Chinese Hackers Deploy SpiceRAT and SugarGh0st in Global Espionage Campaign

Cyber Security

Jun 21, 2024NewsroomMalware / Threat Intelligence

A previously undocumented Chinese-speaking threat actor codenamed SneakyChef has been linked to an espionage campaign primarily targeting government entities across Asia and EMEA (Europe, Middle East, and Africa) with SugarGh0st malware since at least August 2023.

“SneakyChef uses lures that are scanned documents of government agencies, most of which are related to various countries’ Ministries of Foreign Affairs or embassies,” Cisco Talos researchers Chetan Raghuprasad and Ashley Shen said in an analysis published today.

Activities related to the hacking crew were first highlighted by the cybersecurity company in late November 2023 in connection with an attack campaign that singled out South Korea and Uzbekistan with a custom variant of Gh0st RAT called SugarGh0st.

A subsequent analysis from Proofpoint last month uncovered the use of SugarGh0st RAT against U.S. organizations involved in artificial intelligence efforts, including those in academia, private industry, and government service. It’s tracking the cluster under the name UNK_SweetSpecter.

Talos said that it has since observed the same malware being used to likely focus on various government entities across Angola, India, Latvia, Saudi Arabia, and Turkmenistan based on the lure documents used in the spear-phishing campaigns, indicating a widening of the scope of the countries targeted.

In addition to leveraging attack chains that make use of Windows Shortcut (LNK) files embedded within RAR archives to deliver SugarGh0st, the new wave has been found to employ a self-extracting RAR archive (SFX) as an initial infection vector to launch a Visual Basic Script (VBS) that ultimately executes the malware by means of a loader while simultaneously displaying the decoy file.

The attacks against Angola are also notable for the fact that it utilizes a new remote access trojan codenamed SpiceRAT using lures from Neytralny Turkmenistan, a Russian-language newspaper in Turkmenistan.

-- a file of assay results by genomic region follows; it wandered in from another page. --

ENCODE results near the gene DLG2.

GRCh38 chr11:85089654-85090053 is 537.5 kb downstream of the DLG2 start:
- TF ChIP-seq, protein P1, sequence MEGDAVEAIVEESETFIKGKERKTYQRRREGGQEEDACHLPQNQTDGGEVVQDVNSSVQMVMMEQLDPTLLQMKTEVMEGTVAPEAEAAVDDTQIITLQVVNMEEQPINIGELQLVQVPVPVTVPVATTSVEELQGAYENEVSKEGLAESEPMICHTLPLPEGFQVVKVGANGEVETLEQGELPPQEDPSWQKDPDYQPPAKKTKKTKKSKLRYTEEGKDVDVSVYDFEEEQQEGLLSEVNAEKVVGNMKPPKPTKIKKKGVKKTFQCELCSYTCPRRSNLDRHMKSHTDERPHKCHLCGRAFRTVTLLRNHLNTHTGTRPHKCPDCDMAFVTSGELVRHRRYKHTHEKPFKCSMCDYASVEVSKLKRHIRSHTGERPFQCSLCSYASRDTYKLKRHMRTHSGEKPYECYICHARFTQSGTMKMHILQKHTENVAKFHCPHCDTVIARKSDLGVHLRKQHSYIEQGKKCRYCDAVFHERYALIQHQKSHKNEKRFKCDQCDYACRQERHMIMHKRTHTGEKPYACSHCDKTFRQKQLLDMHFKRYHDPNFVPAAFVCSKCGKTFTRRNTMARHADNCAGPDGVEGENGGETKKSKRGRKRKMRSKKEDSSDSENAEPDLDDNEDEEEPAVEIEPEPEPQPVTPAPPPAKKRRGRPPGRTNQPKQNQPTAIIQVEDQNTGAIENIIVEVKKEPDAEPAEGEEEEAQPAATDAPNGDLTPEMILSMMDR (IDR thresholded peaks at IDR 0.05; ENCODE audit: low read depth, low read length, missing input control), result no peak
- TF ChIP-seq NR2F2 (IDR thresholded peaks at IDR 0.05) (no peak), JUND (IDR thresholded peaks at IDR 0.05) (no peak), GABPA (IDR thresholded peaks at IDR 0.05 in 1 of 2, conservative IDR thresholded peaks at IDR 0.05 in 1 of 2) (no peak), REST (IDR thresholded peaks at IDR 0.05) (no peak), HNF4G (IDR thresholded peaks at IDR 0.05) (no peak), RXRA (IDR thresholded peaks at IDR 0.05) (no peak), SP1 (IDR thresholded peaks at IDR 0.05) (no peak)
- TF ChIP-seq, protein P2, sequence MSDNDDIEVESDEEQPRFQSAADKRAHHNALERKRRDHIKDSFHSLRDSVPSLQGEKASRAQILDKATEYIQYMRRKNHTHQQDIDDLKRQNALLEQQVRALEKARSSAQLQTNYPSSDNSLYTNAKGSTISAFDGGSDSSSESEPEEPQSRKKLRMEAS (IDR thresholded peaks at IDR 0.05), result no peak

SpiceRAT, for its part, employs two different infection chains for propagation, one of which uses an LNK file present inside a RAR archive that deploys the malware using DLL side-loading techniques.

“When the victim extracts the RAR file, it drops the LNK and a hidden folder on their machine,” the researchers said. “After a victim opens the shortcut file, which masqueraded as a PDF document, it executes an embedded command to run the malicious launcher executable from the dropped hidden folder.”

The launcher then proceeds to display the decoy document to the victim and run a legitimate binary (“dxcap.exe”), which subsequently sideloads a malicious DLL responsible for loading SpiceRAT.

The second variant entails the use of an HTML Application (HTA) that drops a Windows batch script and a Base64-encoded downloader binary, with the former launching the executable by means of a scheduled task every five minutes.

The batch script is also engineered to run another legitimate executable “ChromeDriver.exe” every 10 minutes, which then sideloads a rogue DLL that, in turn, loads SpiceRAT. Each of these components – ChromeDriver.exe, the DLL, and the RAT payload – are extracted from a ZIP archive retrieved by the downloader binary from a remote server.

SpiceRAT also takes advantage of the DLL side-loading technique to start a DLL loader, which captures the list of running processes to check if it’s being debugged, followed by running the main module from memory.

“With the capability to download and run executable binaries and arbitrary commands, SpiceRAT significantly increases the attack surface on the victim’s network, paving the way for further attacks,” Talos said.

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